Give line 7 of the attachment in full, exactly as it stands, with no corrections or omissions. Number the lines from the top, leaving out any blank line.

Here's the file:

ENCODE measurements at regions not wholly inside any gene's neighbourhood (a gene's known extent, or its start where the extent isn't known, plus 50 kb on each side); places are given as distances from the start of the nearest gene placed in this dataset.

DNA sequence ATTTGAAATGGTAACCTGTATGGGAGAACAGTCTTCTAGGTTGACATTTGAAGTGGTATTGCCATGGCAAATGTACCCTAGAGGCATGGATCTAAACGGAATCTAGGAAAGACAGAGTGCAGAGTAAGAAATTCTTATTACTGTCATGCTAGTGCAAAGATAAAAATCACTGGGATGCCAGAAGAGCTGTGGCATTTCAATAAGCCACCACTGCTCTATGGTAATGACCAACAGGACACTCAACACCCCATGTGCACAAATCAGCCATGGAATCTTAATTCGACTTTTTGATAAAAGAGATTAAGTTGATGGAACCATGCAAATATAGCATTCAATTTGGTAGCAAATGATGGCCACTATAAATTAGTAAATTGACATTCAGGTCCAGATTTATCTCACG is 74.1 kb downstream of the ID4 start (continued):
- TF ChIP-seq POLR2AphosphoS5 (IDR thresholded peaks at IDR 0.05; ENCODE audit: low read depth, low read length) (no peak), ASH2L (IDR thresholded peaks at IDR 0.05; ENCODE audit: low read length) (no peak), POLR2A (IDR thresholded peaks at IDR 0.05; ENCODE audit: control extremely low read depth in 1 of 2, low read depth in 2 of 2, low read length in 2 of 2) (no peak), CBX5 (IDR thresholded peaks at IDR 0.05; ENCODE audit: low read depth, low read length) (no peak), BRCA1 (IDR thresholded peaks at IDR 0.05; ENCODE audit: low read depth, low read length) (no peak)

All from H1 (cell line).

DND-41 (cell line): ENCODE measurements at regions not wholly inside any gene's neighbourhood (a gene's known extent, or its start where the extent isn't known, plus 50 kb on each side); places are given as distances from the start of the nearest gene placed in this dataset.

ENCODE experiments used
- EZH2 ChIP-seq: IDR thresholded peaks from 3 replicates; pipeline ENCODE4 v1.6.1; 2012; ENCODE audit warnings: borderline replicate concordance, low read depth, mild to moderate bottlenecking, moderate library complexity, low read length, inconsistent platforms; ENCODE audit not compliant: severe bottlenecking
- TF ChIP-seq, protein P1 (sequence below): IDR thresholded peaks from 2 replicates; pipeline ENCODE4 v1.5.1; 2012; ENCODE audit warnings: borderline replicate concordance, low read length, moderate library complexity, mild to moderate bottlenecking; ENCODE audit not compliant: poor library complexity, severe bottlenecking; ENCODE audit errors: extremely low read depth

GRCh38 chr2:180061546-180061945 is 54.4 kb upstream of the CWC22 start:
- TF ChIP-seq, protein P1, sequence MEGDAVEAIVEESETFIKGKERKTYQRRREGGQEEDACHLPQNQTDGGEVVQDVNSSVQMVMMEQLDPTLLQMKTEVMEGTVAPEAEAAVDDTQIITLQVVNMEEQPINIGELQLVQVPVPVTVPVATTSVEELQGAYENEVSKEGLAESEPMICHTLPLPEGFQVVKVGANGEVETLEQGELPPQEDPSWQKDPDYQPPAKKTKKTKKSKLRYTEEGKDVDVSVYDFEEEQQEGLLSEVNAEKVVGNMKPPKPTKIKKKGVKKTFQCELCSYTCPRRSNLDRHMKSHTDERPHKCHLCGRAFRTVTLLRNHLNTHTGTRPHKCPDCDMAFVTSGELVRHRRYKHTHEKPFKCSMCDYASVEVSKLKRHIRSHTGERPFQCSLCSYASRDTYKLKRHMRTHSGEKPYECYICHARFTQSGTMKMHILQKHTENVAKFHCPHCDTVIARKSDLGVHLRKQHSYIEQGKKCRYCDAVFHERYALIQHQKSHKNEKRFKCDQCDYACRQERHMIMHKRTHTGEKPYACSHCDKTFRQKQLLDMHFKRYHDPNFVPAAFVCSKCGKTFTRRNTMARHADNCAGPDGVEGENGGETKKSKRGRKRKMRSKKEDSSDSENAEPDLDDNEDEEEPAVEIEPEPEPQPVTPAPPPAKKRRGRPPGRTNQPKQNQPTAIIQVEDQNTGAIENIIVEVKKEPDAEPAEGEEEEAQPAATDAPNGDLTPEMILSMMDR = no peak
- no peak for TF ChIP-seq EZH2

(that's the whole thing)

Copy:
- EZH2 ChIP-seq: IDR thresholded peaks from 3 replicates; pipeline ENCODE4 v1.6.1; 2012; ENCODE audit warnings: borderline replicate concordance, low read depth, mild to moderate bottlenecking, moderate library complexity, low read length, inconsistent platforms; ENCODE audit not compliant: severe bottlenecking